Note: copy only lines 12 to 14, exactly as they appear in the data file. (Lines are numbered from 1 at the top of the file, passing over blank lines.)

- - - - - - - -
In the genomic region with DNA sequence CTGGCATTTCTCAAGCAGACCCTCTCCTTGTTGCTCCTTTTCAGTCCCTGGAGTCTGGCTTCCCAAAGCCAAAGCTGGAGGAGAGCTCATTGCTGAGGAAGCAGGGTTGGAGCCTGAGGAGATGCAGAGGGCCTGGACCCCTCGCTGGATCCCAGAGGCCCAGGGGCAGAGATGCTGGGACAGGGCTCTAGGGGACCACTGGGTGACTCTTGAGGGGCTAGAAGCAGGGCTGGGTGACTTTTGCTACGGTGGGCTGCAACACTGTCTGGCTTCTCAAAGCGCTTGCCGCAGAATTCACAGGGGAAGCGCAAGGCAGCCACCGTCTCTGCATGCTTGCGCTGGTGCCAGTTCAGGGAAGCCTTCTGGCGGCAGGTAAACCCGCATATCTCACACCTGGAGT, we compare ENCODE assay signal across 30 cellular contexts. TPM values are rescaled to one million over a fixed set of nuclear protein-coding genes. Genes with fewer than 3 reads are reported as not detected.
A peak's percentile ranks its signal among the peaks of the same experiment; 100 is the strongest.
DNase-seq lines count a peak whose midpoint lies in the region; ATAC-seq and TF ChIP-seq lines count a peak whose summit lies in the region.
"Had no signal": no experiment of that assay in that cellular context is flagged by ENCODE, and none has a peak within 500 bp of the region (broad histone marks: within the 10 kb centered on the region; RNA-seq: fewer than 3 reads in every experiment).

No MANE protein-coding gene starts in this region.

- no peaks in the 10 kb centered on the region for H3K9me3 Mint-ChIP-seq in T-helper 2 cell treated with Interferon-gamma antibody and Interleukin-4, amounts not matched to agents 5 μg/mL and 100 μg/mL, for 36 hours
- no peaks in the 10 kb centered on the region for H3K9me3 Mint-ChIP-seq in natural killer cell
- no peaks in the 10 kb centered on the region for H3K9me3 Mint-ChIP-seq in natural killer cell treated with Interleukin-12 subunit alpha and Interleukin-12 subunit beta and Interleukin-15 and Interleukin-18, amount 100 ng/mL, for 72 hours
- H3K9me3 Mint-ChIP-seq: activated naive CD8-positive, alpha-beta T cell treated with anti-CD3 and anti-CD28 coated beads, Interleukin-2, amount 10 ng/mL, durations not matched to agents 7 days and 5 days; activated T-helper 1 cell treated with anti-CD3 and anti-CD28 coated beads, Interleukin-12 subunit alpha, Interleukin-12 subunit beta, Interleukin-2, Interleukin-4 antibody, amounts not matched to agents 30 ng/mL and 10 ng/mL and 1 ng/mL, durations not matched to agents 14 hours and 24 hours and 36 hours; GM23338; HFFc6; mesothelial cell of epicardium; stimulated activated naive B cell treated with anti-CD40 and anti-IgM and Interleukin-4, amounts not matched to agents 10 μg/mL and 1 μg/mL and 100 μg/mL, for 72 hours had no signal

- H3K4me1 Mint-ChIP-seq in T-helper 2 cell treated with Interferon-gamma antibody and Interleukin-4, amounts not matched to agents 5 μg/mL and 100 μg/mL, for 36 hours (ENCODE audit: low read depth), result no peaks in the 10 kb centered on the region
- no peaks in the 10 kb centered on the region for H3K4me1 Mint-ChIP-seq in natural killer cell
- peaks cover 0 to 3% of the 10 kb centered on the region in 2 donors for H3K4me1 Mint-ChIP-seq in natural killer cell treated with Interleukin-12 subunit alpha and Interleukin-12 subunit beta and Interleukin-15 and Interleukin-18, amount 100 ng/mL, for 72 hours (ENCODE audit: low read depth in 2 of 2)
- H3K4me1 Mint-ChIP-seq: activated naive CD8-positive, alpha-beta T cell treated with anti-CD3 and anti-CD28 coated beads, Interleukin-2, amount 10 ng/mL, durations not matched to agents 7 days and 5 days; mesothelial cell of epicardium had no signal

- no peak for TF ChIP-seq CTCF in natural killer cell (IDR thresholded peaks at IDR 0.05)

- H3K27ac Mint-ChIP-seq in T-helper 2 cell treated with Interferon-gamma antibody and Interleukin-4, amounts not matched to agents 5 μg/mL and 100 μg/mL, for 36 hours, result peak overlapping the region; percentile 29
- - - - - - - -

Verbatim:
- peaks cover 0 to 3% of the 10 kb centered on the region in 2 donors for H3K4me1 Mint-ChIP-seq in natural killer cell treated with Interleukin-12 subunit alpha and Interleukin-12 subunit beta and Interleukin-15 and Interleukin-18, amount 100 ng/mL, for 72 hours (ENCODE audit: low read depth in 2 of 2)
- H3K4me1 Mint-ChIP-seq: activated naive CD8-positive, alpha-beta T cell treated with anti-CD3 and anti-CD28 coated beads, Interleukin-2, amount 10 ng/mL, durations not matched to agents 7 days and 5 days; mesothelial cell of epicardium had no signal

- no peak for TF ChIP-seq CTCF in natural killer cell (IDR thresholded peaks at IDR 0.05)